Hablot Knight (Phiz) Browne (1815 - 1882)

RA Collection: People and Organisations

English illustrator, etcher and painter. Best known as the illustrator of the novels of Charles Dickens, under the pen-name Phiz.

Browne had little formal training as an artist. He sporadically attended the St Martin’s Lane Academy life-class and was apprenticed to the line-engraver William Finden (1787-1852). In 1834 he cancelled his indenture and established an illustrators’ workshop with fellow apprentice Robert Young, producing etchings and watercolours in preference to the more laborious line-engravings. In the spring of 1836, he met Charles Dickens who was then looking for someone to illustrate The Posthumous Papers of the Pickwick Club which was originally issued in monthly parts. Robert Seymour (1798-1836) provided the illustrations for the first two instalments before his suicide. Robert Buss (1804-1875) illustrated the third instalment, but his work was not liked by Dickens and the remaining instalments were illustrated by Browne. Browne initially signed himself ‘Nemo’ and then ‘Phiz’ (a depicter of physiognomies) to harmonize with Dickens’s ‘Boz’. He went on to illustrate most of Dickens’ novels.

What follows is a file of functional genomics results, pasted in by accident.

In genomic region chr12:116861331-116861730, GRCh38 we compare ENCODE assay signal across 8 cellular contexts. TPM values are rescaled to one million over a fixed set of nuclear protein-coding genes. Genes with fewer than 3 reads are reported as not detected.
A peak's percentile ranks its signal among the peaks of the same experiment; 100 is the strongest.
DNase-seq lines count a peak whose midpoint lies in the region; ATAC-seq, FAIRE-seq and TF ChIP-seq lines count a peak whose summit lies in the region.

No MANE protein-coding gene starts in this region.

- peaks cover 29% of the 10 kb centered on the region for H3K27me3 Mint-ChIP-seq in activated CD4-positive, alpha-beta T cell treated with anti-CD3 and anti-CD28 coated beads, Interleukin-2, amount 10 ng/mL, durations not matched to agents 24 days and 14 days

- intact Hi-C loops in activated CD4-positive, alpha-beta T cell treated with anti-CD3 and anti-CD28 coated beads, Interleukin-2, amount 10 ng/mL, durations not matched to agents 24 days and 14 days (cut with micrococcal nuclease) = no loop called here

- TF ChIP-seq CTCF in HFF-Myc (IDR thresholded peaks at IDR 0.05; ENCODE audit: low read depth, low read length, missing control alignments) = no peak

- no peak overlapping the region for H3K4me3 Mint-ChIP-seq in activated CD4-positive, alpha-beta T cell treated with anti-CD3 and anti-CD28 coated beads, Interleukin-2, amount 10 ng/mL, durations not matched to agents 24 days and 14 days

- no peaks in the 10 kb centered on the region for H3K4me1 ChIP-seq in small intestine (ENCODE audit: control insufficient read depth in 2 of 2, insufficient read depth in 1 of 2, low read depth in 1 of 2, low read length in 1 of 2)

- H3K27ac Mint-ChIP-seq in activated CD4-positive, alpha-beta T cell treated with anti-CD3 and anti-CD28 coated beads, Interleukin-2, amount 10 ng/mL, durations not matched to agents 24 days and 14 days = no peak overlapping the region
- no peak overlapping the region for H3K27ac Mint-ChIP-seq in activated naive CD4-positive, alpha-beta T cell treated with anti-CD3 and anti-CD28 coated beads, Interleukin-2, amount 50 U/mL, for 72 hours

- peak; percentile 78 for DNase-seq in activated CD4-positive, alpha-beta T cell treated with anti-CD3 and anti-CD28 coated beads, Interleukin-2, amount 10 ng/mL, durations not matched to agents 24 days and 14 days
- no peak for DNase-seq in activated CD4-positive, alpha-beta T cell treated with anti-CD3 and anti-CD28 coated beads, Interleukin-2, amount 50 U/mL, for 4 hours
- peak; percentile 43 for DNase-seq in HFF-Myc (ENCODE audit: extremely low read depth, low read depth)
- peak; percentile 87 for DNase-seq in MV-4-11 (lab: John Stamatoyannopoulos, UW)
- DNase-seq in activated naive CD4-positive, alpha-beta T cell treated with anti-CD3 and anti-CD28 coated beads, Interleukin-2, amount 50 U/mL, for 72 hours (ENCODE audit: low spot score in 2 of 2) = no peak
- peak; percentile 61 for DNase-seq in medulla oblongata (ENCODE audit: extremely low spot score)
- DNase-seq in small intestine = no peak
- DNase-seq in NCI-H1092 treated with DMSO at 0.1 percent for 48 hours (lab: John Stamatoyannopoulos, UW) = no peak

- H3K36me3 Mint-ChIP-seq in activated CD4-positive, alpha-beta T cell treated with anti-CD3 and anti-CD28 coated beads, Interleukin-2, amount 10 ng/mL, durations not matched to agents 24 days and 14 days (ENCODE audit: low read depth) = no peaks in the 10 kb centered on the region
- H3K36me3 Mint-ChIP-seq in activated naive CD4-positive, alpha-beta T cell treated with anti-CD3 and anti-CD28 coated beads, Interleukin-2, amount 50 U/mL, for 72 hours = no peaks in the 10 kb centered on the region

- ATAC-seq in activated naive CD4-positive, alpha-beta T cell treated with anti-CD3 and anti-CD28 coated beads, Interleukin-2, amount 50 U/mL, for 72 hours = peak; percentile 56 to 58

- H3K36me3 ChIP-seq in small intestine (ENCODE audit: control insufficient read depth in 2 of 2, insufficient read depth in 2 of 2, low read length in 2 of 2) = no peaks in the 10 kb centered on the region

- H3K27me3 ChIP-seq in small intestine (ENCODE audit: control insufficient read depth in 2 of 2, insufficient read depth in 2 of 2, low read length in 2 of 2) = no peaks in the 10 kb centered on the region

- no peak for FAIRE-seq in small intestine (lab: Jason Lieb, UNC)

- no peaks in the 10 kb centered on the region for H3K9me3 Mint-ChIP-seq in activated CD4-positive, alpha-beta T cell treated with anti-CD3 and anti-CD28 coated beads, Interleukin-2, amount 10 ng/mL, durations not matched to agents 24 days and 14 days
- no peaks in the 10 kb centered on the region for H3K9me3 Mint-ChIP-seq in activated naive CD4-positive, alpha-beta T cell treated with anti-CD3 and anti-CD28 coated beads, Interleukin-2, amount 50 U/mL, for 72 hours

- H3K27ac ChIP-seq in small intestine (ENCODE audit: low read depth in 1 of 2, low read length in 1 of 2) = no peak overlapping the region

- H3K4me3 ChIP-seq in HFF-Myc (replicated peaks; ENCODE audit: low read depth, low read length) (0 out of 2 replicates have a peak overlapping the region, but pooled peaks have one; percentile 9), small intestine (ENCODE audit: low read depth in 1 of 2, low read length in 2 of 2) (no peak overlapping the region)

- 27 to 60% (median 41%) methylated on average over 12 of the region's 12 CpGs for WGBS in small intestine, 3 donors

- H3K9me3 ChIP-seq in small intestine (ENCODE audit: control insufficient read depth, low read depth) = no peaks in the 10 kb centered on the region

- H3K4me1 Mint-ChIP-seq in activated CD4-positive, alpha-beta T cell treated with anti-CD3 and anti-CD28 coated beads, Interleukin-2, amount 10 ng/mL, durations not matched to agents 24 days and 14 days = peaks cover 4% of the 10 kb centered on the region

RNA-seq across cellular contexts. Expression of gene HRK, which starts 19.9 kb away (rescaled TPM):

Browne’s long career as an illustrator, including work for Charles Lever, William Ainsworth and Anthony Trollope, dwindled after he was passed over in favour of Marcus Stone (1840–1921) for Our Mutual Friend (1864–5). In 1876 Browne suffered an illness which left him partially paralysed. After recovering, he produced many woodcuts. In 1878 he was awarded an annuity by the Royal Academy. His health gradually worsened until he died on 8 July 1882.


Born: 10 July 1815

Died: 8 July 1882

Gender: Male

Works by Hablot Knight (Phiz) Browne in the RA Collection

40 results

Associated books

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Associated archives

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